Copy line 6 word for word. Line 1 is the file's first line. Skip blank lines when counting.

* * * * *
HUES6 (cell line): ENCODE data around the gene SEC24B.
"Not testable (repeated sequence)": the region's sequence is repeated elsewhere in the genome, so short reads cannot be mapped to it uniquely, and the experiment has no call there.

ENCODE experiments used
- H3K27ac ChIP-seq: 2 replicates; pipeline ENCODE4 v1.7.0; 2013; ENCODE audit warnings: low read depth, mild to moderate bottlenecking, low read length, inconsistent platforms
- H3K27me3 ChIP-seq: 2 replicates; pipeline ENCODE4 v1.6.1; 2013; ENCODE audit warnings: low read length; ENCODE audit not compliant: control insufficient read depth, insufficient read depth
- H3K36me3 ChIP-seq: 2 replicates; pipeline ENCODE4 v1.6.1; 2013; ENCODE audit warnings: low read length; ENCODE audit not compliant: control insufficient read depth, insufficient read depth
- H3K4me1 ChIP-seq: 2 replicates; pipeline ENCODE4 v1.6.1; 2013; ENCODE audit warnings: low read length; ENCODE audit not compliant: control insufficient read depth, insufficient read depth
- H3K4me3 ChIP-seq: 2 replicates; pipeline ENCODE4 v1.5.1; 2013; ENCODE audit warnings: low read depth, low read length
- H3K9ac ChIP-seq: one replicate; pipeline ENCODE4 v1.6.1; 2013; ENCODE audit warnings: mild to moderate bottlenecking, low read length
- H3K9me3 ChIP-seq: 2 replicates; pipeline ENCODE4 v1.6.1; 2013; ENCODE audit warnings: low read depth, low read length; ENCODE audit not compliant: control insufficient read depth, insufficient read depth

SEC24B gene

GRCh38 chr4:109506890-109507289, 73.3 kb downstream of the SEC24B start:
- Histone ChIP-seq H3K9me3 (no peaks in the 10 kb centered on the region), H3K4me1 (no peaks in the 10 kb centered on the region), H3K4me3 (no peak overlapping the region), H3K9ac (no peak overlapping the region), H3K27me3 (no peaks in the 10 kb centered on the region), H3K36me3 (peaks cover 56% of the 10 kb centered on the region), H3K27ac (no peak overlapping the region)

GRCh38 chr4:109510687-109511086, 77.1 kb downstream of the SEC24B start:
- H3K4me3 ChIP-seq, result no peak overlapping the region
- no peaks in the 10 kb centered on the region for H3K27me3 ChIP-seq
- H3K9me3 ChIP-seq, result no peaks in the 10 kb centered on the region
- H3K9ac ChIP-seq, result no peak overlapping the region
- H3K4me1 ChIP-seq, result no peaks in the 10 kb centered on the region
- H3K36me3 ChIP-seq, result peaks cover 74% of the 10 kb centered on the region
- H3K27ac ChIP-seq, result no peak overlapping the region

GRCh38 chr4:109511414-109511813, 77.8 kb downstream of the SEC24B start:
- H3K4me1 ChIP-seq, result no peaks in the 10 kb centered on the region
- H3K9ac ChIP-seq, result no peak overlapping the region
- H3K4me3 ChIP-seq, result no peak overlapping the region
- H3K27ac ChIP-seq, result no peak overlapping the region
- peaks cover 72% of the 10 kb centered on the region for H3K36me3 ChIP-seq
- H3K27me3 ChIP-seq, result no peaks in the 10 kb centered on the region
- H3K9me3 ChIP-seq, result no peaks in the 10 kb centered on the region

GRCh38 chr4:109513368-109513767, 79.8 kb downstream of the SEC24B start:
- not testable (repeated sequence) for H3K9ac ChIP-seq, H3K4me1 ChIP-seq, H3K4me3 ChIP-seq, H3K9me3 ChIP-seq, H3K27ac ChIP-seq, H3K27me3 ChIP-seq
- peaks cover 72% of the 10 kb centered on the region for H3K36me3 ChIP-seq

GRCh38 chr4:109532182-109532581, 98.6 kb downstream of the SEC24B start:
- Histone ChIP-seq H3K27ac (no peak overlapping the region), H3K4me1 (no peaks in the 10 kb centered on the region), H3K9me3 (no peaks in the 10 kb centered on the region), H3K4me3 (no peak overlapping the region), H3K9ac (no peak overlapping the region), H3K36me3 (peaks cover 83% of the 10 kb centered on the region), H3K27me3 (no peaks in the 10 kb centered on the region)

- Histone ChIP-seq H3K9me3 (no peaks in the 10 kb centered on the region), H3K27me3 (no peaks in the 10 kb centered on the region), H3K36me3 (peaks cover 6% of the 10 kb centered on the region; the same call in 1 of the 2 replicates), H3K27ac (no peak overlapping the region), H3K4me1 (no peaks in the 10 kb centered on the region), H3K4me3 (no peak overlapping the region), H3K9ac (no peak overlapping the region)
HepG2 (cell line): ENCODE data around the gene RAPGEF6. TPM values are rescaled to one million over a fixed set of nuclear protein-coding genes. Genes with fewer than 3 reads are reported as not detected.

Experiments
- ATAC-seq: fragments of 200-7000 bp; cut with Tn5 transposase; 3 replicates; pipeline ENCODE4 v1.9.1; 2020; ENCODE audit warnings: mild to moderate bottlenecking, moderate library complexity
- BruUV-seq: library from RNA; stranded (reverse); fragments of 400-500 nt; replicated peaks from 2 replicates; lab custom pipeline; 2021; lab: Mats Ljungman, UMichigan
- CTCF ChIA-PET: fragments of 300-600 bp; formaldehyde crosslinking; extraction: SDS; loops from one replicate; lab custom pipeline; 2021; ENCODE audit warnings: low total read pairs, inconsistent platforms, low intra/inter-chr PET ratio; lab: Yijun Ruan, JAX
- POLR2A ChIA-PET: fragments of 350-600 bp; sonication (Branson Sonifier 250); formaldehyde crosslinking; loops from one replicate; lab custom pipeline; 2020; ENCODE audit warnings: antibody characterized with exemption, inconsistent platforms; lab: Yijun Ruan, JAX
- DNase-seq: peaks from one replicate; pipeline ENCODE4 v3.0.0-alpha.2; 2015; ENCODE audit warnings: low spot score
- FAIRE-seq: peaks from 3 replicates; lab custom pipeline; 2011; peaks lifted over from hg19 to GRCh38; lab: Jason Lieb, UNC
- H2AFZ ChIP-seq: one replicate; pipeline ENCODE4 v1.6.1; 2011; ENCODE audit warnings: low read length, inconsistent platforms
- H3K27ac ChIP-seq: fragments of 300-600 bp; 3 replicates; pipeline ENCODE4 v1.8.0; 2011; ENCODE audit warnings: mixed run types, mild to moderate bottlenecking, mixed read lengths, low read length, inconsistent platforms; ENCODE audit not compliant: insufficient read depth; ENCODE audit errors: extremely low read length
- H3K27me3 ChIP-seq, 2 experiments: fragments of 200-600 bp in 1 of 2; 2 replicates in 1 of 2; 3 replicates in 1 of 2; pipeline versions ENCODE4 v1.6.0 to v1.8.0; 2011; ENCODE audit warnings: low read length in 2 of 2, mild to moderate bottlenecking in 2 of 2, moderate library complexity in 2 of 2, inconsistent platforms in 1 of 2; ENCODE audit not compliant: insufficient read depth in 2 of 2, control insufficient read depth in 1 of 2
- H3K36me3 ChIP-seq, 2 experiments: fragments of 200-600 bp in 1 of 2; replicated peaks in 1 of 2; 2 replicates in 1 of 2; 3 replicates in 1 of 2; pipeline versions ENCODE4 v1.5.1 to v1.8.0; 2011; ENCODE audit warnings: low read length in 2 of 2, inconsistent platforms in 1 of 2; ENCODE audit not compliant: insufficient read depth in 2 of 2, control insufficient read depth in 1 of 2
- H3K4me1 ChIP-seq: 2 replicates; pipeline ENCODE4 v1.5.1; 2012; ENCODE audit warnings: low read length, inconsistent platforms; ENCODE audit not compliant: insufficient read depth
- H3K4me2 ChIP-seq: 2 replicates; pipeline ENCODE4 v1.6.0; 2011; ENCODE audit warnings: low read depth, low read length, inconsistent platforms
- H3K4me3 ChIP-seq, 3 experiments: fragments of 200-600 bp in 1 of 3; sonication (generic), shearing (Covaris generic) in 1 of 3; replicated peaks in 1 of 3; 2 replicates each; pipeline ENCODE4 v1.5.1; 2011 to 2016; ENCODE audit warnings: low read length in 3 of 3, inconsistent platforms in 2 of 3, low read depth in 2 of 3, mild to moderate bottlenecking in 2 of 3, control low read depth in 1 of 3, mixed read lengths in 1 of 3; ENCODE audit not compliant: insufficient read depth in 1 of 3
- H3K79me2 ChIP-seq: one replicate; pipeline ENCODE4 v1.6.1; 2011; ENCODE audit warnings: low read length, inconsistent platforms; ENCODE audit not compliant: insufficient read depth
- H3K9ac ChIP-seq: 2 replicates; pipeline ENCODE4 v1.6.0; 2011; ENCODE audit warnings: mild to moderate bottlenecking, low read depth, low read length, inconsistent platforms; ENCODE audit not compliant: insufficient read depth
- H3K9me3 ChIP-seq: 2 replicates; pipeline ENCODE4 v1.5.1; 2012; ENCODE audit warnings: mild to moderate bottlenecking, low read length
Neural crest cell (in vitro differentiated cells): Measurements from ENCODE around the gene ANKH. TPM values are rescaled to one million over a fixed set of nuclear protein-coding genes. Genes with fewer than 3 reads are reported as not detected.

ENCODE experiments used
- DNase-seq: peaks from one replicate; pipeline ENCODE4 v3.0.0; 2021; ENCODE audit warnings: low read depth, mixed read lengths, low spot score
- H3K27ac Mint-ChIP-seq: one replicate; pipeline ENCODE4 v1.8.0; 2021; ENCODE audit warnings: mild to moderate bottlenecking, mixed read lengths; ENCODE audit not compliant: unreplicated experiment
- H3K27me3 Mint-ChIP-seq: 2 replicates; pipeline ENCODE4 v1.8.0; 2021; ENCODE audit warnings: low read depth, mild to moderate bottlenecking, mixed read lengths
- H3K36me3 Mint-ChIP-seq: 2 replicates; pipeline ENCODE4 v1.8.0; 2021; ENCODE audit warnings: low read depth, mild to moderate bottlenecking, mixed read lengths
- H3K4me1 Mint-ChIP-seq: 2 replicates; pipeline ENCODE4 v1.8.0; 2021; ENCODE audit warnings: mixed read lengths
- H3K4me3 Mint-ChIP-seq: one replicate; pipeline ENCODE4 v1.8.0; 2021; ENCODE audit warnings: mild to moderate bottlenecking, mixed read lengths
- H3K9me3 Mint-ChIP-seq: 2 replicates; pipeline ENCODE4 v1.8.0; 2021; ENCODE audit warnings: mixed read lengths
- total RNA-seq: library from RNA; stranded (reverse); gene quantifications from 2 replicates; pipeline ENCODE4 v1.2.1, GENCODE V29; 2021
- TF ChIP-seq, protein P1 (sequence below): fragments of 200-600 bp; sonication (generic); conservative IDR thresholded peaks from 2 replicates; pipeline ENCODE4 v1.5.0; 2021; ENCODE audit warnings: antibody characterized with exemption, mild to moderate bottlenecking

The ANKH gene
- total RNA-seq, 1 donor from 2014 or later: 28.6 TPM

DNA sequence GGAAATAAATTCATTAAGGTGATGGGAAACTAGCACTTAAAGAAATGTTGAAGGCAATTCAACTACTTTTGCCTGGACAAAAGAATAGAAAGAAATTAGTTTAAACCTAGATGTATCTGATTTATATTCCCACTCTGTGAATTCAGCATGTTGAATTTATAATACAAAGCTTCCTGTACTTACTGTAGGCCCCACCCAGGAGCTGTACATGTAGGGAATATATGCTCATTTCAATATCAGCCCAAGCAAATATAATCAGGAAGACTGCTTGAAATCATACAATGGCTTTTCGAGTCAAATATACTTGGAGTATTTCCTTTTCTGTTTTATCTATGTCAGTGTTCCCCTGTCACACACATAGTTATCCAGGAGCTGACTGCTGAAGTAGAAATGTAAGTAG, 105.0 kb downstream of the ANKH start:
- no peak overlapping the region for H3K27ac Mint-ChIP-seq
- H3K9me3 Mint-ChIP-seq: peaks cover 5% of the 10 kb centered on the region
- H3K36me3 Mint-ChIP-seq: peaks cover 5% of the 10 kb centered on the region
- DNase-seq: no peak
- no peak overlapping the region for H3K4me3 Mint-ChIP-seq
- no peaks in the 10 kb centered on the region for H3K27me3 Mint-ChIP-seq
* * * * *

- H3K36me3 ChIP-seq: 2 replicates; pipeline ENCODE4 v1.6.1; 2013; ENCODE audit warnings: low read length; ENCODE audit not compliant: control insufficient read depth, insufficient read depth